Euphonic Sounds (1909)
Composed by Scott Joplin
Transcribed for Wind Quintet by Don Stewart
Published by Trillenium Music Company
Includes score and parts
Flute, Oboe, Bb Clarinet, Horn in F, and Bassoon
In 1909, Scott Joplin was still considered the “king” of Ragtime, but he was no longer the celebrity he had been around 1902 or 03. He had settled in New York during 1907, thinking that he needed to be close to the emerging pop music publishing industry. What he now wished to create was in many ways more mature and complex than his earlier music. And, he had already begun work on what was to become his opera Treemonisha. In fact, his music at this time was a new departure, an elaboration derived from an American style he and only a few others had invented. From this year of energy and high hopes came Euphonic Sounds. Here Joplin demonstrates that Ragtime no longer need rely on the 'oompah' bass, and that the style could accommodate swinging polyrhythms.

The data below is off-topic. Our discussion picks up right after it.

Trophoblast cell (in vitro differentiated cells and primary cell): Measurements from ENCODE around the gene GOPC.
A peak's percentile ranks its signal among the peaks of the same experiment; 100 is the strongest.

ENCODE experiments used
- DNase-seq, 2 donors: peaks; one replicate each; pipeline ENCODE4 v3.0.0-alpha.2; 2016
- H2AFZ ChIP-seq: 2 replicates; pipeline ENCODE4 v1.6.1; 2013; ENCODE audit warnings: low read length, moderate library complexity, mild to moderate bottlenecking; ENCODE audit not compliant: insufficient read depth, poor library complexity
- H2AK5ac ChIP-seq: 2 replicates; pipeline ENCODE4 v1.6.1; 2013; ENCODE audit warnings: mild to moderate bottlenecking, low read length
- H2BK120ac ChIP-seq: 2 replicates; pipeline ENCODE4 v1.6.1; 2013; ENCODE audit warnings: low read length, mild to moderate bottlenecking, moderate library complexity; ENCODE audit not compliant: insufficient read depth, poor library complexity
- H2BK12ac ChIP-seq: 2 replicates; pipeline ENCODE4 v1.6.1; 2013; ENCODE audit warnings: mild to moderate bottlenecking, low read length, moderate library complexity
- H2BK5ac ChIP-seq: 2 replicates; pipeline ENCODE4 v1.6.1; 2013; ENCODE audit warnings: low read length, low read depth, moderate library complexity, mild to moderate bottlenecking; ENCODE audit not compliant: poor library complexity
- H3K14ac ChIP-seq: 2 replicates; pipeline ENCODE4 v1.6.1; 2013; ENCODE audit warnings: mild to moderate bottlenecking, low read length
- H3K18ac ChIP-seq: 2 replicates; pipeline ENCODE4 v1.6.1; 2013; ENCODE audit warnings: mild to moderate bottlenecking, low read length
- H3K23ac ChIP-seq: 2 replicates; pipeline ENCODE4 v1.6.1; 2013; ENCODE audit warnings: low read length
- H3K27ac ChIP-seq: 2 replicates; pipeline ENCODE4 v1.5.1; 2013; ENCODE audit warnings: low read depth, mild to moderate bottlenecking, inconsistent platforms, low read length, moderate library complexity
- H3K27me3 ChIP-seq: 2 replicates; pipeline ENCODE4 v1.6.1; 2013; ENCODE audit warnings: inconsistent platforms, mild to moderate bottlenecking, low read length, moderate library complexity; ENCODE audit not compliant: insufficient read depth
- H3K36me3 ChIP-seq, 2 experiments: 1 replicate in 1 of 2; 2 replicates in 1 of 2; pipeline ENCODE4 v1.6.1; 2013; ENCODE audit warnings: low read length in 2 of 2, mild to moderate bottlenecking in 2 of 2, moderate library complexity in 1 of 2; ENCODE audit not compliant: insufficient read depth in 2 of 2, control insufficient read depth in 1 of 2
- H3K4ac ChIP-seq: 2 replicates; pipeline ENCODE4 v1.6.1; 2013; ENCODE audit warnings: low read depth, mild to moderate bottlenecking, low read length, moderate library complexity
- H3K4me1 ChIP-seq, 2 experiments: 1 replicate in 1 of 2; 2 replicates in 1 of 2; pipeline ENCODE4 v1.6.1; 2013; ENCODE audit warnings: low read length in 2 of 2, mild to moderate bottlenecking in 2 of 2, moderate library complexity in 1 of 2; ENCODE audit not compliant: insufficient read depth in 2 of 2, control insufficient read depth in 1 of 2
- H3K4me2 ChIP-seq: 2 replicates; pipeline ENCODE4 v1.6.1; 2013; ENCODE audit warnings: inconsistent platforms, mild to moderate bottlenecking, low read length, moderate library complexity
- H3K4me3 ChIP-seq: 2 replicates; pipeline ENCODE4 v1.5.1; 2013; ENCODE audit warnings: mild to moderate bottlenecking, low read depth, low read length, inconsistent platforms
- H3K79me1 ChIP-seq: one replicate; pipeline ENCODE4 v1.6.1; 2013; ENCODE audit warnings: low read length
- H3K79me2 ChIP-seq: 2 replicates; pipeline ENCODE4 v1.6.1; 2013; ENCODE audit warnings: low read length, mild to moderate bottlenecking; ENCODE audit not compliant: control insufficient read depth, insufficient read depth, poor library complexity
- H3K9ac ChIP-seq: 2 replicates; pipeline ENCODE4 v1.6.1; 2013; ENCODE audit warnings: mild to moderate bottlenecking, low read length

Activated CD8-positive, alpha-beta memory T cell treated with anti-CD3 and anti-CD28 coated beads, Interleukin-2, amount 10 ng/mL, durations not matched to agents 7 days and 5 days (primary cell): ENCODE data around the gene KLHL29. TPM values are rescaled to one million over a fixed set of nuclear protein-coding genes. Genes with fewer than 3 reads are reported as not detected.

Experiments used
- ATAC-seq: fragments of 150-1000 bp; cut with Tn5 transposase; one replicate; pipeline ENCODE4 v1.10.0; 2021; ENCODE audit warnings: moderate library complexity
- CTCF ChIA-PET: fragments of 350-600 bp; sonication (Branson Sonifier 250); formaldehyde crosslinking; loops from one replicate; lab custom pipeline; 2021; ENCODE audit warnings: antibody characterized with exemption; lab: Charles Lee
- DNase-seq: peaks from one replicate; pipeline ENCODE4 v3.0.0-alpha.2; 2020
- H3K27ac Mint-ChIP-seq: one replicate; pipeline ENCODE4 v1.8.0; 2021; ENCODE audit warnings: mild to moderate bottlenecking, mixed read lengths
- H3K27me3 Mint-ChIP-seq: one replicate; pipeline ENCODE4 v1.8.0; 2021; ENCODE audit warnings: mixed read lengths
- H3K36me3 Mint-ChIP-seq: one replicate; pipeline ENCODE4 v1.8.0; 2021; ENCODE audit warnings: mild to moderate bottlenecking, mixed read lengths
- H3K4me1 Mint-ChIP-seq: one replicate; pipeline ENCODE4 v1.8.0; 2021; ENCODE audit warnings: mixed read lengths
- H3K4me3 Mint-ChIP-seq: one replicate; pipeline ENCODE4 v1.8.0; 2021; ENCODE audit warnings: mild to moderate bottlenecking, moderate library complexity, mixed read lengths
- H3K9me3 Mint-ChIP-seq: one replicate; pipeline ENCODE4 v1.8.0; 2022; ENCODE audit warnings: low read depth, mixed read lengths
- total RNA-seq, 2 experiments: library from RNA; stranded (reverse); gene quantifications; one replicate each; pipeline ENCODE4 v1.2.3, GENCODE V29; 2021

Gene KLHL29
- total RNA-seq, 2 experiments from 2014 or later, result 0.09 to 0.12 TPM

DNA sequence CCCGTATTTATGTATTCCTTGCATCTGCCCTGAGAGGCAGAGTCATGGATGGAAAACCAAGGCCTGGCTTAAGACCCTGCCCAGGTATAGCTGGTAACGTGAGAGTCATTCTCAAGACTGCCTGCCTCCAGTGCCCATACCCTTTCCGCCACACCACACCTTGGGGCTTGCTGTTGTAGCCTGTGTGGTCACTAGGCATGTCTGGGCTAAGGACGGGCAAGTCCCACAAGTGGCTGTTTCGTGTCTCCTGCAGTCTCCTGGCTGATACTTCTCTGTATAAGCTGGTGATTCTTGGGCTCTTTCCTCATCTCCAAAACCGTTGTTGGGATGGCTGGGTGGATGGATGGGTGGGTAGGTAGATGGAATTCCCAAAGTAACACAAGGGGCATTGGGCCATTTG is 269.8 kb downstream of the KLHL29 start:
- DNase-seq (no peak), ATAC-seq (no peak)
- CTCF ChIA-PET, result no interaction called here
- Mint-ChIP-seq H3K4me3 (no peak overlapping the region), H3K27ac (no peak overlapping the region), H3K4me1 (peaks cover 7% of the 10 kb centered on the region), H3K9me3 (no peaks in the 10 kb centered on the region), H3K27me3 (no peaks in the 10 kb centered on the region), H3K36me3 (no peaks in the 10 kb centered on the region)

Euphonic Sounds is a difficult piece for pianists, and not often included when groups of other rags are played. The great James P. Johnson did, and incorporated his own 'shout' additions. He thought that, “Joplin was a great forerunner, fifty years ahead of his time.” Perhaps so – Treemonisha wasn't heard until the 70's.
This transcription was done in 1973, and immediately took a featured place in the repertoire of the Boehm Quintette. As an encore or as a program piece, it has great weight and presence. Many of Joplin's earlier pieces have been done for wind quintet, but Euphonic Sounds is especially excellent for this ensemble. We're pleased to make this new edition available.